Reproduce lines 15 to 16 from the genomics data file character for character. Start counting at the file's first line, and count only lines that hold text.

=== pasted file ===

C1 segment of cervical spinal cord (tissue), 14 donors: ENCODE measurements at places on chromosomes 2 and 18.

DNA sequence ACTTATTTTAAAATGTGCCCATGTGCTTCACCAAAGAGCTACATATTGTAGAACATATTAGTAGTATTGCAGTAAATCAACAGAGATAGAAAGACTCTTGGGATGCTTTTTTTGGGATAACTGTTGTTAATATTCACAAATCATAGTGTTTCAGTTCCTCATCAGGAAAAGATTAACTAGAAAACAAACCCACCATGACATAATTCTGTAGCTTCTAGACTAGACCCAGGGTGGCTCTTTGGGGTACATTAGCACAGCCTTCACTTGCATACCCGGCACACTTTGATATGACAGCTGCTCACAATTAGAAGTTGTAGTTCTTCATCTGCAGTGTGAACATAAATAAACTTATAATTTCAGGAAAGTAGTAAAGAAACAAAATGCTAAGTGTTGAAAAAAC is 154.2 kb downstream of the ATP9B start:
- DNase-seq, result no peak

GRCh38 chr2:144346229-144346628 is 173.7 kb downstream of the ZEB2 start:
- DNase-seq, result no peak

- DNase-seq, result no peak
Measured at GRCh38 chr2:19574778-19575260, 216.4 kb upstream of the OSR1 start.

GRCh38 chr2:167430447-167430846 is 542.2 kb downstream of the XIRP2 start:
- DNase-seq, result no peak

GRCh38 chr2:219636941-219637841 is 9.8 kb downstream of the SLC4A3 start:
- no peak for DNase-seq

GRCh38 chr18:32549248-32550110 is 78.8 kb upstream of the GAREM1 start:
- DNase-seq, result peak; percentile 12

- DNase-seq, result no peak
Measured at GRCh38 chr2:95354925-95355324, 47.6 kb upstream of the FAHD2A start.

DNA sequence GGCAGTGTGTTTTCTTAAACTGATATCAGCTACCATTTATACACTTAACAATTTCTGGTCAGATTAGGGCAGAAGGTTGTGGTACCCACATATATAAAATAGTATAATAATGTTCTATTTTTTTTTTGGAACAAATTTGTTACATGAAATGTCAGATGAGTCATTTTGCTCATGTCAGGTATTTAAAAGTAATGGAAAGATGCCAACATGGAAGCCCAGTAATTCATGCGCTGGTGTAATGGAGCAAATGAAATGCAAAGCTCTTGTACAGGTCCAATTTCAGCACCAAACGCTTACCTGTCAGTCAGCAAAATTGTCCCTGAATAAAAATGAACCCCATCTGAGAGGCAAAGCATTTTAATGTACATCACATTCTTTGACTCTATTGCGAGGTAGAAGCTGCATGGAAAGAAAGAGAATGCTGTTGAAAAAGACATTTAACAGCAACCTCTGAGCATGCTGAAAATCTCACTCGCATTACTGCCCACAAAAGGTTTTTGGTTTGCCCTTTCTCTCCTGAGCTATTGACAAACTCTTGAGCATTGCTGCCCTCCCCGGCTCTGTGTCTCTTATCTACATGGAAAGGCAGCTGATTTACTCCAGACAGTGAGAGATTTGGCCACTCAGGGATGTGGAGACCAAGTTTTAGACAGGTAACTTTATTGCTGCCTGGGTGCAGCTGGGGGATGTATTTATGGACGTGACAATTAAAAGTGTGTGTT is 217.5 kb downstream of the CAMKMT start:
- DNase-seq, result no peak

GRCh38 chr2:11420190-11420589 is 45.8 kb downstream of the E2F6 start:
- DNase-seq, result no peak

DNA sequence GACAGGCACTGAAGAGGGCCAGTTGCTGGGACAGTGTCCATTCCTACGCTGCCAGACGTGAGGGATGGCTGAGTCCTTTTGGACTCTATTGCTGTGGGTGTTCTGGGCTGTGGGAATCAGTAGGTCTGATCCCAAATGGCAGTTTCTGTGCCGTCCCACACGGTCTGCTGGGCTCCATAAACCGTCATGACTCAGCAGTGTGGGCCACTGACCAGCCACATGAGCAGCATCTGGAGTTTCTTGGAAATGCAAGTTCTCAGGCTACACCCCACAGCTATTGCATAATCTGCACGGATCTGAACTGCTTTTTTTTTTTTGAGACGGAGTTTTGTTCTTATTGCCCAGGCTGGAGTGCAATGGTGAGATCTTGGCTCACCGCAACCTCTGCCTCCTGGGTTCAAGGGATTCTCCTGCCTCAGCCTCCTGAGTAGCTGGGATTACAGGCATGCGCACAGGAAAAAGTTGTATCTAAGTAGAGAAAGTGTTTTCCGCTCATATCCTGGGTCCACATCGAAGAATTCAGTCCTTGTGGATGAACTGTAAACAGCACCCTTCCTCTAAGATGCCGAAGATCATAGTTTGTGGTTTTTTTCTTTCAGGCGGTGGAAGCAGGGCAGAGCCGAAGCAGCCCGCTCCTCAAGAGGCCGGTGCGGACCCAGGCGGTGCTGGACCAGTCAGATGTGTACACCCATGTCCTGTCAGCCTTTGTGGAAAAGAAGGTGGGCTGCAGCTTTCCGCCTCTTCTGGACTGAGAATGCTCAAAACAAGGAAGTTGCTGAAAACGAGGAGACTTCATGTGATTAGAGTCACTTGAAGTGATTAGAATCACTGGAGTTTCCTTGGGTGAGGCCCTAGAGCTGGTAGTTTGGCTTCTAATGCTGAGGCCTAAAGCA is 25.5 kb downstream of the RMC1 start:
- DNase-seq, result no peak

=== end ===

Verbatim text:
Measured at GRCh38 chr2:95354925-95355324, 47.6 kb upstream of the FAHD2A start.

DNA sequence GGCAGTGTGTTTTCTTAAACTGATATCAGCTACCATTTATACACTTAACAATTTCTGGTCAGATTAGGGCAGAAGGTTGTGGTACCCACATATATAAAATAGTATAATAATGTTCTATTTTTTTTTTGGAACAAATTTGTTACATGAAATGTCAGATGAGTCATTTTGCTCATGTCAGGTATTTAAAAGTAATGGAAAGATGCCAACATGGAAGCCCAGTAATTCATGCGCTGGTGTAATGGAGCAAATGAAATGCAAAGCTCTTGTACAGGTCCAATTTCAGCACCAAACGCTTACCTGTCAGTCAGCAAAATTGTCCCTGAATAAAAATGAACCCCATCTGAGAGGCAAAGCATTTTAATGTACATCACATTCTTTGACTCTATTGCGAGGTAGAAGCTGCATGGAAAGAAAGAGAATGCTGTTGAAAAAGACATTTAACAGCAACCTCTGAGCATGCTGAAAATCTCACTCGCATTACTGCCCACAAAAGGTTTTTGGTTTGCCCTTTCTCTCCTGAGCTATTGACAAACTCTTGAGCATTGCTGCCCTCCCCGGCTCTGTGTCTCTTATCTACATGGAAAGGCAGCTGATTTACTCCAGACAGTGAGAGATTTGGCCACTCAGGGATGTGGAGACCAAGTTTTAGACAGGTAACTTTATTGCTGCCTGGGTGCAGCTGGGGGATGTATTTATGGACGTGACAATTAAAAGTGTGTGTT is 217.5 kb downstream of the CAMKMT start: